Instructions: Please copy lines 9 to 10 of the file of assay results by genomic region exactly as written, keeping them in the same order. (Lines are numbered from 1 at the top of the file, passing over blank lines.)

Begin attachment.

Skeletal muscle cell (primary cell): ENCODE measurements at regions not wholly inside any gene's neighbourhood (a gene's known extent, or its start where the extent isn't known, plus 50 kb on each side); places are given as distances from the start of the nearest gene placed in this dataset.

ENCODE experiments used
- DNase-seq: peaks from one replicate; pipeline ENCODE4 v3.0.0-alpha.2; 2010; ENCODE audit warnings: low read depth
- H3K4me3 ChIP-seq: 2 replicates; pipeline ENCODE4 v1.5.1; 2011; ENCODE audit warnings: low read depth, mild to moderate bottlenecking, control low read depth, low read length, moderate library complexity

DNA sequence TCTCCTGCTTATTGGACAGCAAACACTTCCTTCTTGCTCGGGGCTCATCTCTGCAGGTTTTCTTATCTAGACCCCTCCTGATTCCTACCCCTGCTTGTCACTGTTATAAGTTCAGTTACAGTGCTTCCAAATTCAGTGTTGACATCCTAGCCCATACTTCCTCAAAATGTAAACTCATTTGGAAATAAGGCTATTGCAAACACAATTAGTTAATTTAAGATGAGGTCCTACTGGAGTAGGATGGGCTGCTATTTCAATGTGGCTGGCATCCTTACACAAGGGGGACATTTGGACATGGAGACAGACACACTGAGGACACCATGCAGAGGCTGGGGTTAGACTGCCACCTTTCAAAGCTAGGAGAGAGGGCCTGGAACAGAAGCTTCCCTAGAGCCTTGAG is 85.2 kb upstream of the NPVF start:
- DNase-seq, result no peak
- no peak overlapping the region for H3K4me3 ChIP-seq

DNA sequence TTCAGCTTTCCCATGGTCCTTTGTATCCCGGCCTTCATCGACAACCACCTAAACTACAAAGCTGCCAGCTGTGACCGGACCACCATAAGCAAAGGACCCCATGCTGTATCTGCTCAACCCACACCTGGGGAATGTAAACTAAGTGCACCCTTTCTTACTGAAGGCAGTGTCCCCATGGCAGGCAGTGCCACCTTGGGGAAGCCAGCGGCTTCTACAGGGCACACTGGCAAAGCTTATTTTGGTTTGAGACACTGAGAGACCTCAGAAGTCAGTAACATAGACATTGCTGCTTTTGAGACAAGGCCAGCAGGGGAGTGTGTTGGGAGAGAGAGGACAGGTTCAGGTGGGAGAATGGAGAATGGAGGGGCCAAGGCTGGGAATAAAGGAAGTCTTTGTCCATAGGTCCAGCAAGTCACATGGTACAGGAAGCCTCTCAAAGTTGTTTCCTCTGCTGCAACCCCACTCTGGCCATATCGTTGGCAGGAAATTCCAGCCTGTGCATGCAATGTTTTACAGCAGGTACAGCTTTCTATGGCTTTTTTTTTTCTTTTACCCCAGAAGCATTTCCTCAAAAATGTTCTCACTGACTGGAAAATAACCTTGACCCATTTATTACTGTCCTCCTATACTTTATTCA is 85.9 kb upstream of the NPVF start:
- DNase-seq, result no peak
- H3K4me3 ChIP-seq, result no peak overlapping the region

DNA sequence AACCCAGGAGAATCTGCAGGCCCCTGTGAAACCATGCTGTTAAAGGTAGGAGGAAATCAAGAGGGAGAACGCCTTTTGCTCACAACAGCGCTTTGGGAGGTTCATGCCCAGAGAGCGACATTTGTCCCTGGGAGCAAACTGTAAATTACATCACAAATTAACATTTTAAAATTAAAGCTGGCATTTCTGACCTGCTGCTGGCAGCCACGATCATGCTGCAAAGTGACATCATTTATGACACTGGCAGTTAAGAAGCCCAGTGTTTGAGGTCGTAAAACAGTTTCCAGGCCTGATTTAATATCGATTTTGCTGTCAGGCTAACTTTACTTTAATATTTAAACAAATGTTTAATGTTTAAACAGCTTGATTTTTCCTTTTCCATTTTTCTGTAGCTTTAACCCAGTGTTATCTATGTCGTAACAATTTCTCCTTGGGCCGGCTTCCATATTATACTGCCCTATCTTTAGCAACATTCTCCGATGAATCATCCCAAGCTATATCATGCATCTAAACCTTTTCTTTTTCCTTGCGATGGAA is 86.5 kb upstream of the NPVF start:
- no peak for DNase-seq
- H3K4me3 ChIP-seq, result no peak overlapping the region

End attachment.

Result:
- DNase-seq, result no peak
- H3K4me3 ChIP-seq, result no peak overlapping the region